Canada: Health system review

TitleCanada: Health system review
Publication TypeBook
Year of Publication2013
AuthorsMarchildon GP
Secondary AuthorsSagan A, Thomson S
Series TitleHealth Systems in Transition
Volume15 (1)
Number of Pages179 p.
PublisherWHO Regional Office for Europe
CityCopenhagen
ISBN1817-6127
KeywordsCanada; Delivery of health Care; Evaluation Studies; Financing, Health; Health care Reform; Health System Plans
AbstractCanada is a high-income country with a population of 33 million people. Its economic performance has been solid despite the recession that began in 2008. Life expectancy in Canada continues to rise and is high compared with most OECD countries; however, infant and maternal mortality rates tend to be worse than in countries such as Australia, France and Sweden. About 70% of total health expenditure comes from the general tax revenues of the federal, provincial and territorial governments. Most public revenues for health are used to provide universal medicare (medically necessary hospital and physician services that are free at the point of service for residents) and to subsidise the costs of outpatient prescription drugs and long-term care. Health care costs continue to grow at a faster rate than the economy and government revenue, largely driven by spending on prescription drugs. In the last five years, however, growth rates in pharmaceutical spending have been matched by hospital spending and overtaken by physician spending, mainly due to increased provider remuneration. The governance, organization and delivery of health services is highly decentralized, with the provinces and territories responsible for administeringmedicare and planning health services. In the last ten years there have been no major pan-Canadian health reform initiatives but individual provinces and territories have focused on reorganizing or fine tuning their regional health systems and improving the quality, timeliness and patient experience of primary, acute and chronic care. The medicare system has been effective in providing Canadians with financial protection against hospital and physician costs. However, the narrow scope of services covered under medicare has produced important gaps in coverage and equitable access may be a challenge in these areas.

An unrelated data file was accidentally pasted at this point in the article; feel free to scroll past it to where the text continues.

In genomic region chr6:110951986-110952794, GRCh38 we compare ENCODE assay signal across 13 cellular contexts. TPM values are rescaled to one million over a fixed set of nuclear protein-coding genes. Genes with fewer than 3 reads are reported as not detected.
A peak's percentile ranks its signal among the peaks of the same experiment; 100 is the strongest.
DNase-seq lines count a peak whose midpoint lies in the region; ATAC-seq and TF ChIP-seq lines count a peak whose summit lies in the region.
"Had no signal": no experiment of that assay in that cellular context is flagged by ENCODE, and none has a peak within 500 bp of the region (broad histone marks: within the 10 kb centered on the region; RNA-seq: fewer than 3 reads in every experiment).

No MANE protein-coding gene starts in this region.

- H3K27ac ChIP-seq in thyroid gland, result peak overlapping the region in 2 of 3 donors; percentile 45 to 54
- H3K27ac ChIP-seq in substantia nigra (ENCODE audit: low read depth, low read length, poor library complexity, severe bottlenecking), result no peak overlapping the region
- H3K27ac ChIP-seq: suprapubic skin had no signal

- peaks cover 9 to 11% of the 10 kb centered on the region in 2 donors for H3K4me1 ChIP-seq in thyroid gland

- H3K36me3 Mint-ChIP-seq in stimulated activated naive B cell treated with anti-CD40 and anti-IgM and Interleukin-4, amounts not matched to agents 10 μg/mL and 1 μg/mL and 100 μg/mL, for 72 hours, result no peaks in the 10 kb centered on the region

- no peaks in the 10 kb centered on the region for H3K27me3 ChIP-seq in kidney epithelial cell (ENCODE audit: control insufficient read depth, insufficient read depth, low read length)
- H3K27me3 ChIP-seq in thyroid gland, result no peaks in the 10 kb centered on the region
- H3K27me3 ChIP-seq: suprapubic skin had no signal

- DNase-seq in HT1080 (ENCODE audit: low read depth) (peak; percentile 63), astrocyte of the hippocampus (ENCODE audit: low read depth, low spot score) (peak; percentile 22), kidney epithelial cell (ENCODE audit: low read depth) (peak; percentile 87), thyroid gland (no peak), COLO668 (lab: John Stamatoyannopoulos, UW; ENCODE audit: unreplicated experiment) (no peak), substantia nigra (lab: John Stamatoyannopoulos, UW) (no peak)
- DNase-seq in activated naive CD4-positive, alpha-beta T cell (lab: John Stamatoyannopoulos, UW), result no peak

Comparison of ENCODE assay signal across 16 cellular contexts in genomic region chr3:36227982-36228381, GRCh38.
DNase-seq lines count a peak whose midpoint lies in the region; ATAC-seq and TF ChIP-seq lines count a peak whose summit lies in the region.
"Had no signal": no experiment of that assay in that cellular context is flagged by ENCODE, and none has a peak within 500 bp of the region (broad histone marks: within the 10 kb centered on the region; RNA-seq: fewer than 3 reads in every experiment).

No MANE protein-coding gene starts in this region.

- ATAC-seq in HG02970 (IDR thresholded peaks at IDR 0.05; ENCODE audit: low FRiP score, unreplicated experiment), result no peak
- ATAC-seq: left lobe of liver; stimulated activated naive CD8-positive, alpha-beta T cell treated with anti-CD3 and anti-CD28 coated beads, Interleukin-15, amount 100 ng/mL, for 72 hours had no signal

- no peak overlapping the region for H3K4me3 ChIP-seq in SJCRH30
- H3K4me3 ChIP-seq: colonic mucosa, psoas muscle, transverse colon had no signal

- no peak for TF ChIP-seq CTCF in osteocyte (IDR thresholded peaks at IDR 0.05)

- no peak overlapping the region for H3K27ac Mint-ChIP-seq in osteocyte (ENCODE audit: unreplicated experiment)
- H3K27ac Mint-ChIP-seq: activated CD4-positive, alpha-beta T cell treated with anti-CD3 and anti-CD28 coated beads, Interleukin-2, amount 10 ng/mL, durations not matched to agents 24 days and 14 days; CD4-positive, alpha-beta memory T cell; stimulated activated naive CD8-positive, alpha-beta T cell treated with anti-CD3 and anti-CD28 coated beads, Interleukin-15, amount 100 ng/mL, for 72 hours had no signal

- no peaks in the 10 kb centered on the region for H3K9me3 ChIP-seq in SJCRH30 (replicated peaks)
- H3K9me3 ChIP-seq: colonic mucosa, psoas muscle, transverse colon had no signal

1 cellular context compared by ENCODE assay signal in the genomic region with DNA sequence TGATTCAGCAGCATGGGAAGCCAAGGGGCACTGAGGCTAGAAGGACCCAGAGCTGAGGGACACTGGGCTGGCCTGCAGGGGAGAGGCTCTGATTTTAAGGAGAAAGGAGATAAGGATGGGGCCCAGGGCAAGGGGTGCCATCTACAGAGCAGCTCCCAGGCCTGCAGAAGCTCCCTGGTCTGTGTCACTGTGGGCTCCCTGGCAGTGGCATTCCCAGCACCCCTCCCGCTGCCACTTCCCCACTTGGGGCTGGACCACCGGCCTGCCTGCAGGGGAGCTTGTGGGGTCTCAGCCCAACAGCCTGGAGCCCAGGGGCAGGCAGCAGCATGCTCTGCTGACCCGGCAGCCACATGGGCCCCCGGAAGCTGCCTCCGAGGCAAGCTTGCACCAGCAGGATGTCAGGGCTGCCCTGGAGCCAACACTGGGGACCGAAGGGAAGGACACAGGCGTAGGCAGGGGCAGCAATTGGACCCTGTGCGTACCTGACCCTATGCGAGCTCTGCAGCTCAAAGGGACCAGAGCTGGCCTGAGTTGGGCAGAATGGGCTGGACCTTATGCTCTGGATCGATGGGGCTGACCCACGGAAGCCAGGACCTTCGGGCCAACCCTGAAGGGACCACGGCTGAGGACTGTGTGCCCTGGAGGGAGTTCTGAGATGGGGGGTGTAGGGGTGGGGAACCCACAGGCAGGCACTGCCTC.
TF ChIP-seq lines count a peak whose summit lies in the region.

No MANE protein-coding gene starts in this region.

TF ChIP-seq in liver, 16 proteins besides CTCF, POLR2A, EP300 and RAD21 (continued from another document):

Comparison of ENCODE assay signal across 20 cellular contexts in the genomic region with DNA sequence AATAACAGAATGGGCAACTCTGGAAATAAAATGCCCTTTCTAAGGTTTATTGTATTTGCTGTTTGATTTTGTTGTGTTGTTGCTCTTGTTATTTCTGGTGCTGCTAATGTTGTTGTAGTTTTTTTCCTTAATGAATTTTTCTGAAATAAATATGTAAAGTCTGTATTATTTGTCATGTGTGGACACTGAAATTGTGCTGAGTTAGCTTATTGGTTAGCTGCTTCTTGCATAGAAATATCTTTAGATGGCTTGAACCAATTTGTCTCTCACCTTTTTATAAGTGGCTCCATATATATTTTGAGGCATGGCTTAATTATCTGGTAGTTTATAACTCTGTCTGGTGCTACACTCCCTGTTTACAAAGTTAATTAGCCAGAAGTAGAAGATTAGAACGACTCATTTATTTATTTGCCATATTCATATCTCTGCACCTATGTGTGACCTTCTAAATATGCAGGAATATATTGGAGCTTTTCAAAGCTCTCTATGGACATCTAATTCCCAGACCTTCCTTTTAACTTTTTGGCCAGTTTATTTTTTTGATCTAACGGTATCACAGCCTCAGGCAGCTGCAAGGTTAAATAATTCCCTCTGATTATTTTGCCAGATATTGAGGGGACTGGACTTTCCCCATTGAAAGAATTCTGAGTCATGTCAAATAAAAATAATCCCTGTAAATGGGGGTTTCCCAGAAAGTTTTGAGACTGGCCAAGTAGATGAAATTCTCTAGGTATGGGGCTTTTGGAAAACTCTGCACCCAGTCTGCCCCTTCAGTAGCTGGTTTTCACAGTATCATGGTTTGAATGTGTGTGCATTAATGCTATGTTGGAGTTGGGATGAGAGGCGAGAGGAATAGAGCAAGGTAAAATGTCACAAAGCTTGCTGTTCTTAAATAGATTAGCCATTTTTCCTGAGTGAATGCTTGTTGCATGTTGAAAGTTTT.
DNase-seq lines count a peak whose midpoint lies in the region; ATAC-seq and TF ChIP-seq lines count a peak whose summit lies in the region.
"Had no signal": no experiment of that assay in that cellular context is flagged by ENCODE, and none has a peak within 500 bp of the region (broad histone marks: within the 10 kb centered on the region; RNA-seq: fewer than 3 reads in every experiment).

URLhttp://www.euro.who.int/__data/assets/pdf_file/0011/181955/e96759.pdf?ua=1
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